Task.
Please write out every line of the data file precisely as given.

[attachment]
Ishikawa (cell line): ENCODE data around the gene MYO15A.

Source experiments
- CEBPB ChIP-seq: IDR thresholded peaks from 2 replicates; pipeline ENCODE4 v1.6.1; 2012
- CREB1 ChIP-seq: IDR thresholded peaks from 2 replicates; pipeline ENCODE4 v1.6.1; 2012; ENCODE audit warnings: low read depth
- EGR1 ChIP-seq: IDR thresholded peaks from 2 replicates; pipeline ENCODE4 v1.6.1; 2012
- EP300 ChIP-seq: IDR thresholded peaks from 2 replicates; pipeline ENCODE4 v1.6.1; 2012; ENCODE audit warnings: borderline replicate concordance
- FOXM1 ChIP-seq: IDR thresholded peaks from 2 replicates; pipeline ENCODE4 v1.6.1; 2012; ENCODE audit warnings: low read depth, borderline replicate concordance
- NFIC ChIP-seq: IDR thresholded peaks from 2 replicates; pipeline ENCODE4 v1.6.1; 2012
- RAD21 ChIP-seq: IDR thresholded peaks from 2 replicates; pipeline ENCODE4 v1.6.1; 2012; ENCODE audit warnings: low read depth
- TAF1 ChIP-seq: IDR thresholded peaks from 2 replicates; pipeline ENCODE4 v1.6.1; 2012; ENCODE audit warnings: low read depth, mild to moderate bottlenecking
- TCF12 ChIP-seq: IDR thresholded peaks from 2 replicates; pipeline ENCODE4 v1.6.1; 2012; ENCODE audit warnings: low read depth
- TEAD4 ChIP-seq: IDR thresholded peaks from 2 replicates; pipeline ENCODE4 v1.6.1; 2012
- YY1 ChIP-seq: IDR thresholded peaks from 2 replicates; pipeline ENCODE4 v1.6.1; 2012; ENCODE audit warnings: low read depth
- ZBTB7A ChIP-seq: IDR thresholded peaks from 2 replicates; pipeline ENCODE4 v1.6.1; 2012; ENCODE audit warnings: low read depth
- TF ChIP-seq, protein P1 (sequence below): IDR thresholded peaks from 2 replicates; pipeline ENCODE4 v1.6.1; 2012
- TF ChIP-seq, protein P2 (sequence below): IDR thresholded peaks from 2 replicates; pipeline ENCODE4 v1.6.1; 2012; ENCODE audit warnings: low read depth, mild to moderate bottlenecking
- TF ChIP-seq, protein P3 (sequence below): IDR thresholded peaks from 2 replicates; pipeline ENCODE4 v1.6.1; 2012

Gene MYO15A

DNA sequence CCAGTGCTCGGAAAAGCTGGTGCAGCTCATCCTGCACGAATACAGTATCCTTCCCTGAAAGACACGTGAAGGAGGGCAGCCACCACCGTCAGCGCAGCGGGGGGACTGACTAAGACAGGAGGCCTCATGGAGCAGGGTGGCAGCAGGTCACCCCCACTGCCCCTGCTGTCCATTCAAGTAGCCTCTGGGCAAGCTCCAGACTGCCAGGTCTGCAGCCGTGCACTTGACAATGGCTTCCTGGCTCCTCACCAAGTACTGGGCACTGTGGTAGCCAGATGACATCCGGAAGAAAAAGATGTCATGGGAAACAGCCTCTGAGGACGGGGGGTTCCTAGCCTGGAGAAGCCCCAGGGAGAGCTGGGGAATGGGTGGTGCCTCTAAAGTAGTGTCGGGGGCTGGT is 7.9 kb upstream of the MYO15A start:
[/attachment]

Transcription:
Ishikawa (cell line): ENCODE data around the gene MYO15A.

Source experiments
- CEBPB ChIP-seq: IDR thresholded peaks from 2 replicates; pipeline ENCODE4 v1.6.1; 2012
- CREB1 ChIP-seq: IDR thresholded peaks from 2 replicates; pipeline ENCODE4 v1.6.1; 2012; ENCODE audit warnings: low read depth
- EGR1 ChIP-seq: IDR thresholded peaks from 2 replicates; pipeline ENCODE4 v1.6.1; 2012
- EP300 ChIP-seq: IDR thresholded peaks from 2 replicates; pipeline ENCODE4 v1.6.1; 2012; ENCODE audit warnings: borderline replicate concordance
- FOXM1 ChIP-seq: IDR thresholded peaks from 2 replicates; pipeline ENCODE4 v1.6.1; 2012; ENCODE audit warnings: low read depth, borderline replicate concordance
- NFIC ChIP-seq: IDR thresholded peaks from 2 replicates; pipeline ENCODE4 v1.6.1; 2012
- RAD21 ChIP-seq: IDR thresholded peaks from 2 replicates; pipeline ENCODE4 v1.6.1; 2012; ENCODE audit warnings: low read depth
- TAF1 ChIP-seq: IDR thresholded peaks from 2 replicates; pipeline ENCODE4 v1.6.1; 2012; ENCODE audit warnings: low read depth, mild to moderate bottlenecking
- TCF12 ChIP-seq: IDR thresholded peaks from 2 replicates; pipeline ENCODE4 v1.6.1; 2012; ENCODE audit warnings: low read depth
- TEAD4 ChIP-seq: IDR thresholded peaks from 2 replicates; pipeline ENCODE4 v1.6.1; 2012
- YY1 ChIP-seq: IDR thresholded peaks from 2 replicates; pipeline ENCODE4 v1.6.1; 2012; ENCODE audit warnings: low read depth
- ZBTB7A ChIP-seq: IDR thresholded peaks from 2 replicates; pipeline ENCODE4 v1.6.1; 2012; ENCODE audit warnings: low read depth
- TF ChIP-seq, protein P1 (sequence below): IDR thresholded peaks from 2 replicates; pipeline ENCODE4 v1.6.1; 2012
- TF ChIP-seq, protein P2 (sequence below): IDR thresholded peaks from 2 replicates; pipeline ENCODE4 v1.6.1; 2012; ENCODE audit warnings: low read depth, mild to moderate bottlenecking
- TF ChIP-seq, protein P3 (sequence below): IDR thresholded peaks from 2 replicates; pipeline ENCODE4 v1.6.1; 2012

Gene MYO15A

DNA sequence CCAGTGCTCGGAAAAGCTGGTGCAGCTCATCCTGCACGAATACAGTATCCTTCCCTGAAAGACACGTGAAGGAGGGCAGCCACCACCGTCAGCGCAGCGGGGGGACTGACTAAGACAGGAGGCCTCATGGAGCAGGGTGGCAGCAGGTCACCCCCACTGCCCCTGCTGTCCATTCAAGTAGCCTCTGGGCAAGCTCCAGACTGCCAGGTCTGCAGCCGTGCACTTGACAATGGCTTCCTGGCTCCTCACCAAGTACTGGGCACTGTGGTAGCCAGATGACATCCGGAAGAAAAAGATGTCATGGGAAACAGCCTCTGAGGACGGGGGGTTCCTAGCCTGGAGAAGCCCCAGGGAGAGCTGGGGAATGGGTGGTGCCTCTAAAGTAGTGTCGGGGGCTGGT is 7.9 kb upstream of the MYO15A start: